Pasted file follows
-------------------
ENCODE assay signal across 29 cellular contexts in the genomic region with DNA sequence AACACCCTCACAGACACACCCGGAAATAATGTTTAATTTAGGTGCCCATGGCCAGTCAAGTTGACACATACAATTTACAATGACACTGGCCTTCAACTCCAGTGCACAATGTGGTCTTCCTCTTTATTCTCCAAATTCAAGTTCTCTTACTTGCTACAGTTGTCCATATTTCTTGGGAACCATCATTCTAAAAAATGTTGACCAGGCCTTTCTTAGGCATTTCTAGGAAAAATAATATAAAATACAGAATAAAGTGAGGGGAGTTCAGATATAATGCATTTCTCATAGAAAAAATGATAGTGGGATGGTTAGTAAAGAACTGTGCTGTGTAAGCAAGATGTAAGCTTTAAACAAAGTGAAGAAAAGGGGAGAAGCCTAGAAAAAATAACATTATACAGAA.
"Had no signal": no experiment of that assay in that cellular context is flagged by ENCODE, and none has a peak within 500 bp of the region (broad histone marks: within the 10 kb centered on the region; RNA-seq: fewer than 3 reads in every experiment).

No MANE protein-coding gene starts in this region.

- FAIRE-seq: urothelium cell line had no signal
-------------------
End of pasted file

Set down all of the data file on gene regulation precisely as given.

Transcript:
ENCODE assay signal across 29 cellular contexts in the genomic region with DNA sequence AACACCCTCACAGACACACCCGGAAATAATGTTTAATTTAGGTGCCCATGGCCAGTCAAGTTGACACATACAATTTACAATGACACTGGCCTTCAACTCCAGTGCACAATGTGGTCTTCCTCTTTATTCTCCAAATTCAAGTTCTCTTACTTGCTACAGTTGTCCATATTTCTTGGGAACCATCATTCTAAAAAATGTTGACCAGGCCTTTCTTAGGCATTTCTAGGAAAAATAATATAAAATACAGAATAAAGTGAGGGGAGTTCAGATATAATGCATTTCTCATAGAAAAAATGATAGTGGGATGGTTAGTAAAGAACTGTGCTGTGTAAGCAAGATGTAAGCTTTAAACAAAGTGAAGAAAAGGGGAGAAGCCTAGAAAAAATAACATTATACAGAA.
"Had no signal": no experiment of that assay in that cellular context is flagged by ENCODE, and none has a peak within 500 bp of the region (broad histone marks: within the 10 kb centered on the region; RNA-seq: fewer than 3 reads in every experiment).

No MANE protein-coding gene starts in this region.

- FAIRE-seq: urothelium cell line had no signal